Leigh Bardugo, Ninth House
This is part fantasy, part murder mystery, part one of those novels about being a poor kid at a rich kids' school (in this case, Yale). There's also a bit of social commentary, basically along the lines of the-rich-eat-the-poor.
It's the story of a young girl, Alex Stern, who is given a scholarship to Yale. She's not really qualified -- she didn't graduate from high school, and in fact spent her later teen years, from 15 to 20, doing drugs and living on the street. This was due to her special "gift," the fact that she can see the dead, and she believes (and we believe, for most of the book) that this is why she was given the scholarship -- that her special talent outweighs her lack of preparation for an Ivy League school.
This is a world where magic and using magic as a tool in social engineering is common. So it makes sense that Alex would have been brought to Yale because of her skillset -- like a football player getting a scholarship even if he can't do calculus. However, when a girl turns up dead at on a triangle of land crackling with magic, Alex gets involved with investigating her death, and runs into deep trouble.
The magic is probably the best part of this. I don't really like fantasy, but this is sort of like realistic fantasy? If magic did exist, in other words, this is probably how it would work.
It's marketed as a YA novel, but it's pretty dark. I've read Bardugo's other books, and this is a step forward for her. She's always been good at characters, but here the plot is really well done, and the writing is excellent.
John Kelly, The Great Mortality
Yet another in one of the many books I'm reading about pandemics. Here, John Kelly takes a look at the 14th century plague, the Black Death, which killed one third to one half of Europe and Asia starting around 1330 and finishing (or the first wave finished) around 1350.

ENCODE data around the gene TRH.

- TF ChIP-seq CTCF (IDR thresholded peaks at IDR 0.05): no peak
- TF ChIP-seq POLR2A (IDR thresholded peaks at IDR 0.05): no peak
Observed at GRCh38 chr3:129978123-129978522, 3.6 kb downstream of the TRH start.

He looks also at the origins of the plague, the aftereffects of the pandemic, and the contemporary reactions to it, including a wave of pogroms and arrests/tortures of Jews, who 14th century conspiracy-theorists believed had caused the plague by "poisoning the wells." This last is far too reminiscent of the fucking loons we're seeing during this pandemic, though at least no one (yet) is being arrested, tortured, and burned alive thanks to their idiocy.
Kelly also looks at other pandemics, including the Plague of Justinian (the first known outbreak of Y. pestis), and ways in which mobility/trade create pandemic conditions. He makes the case that the Black Death is a result of Europeans seeking easier and safer trade routes into India and China, routes that took them through a region rife with a specific sort of marmot, the tarabagan. This marmot species is a carrier of Y. pestis, which is to say the plague. Merchants picked up infected fleas, which spread to rats at the taverns and inns along their route, and you can guess the rest.
This is readable and filled with data. If you're as obsessed with pandemics as I am right now, you'll like this one.
Lauren Beukes, Afterland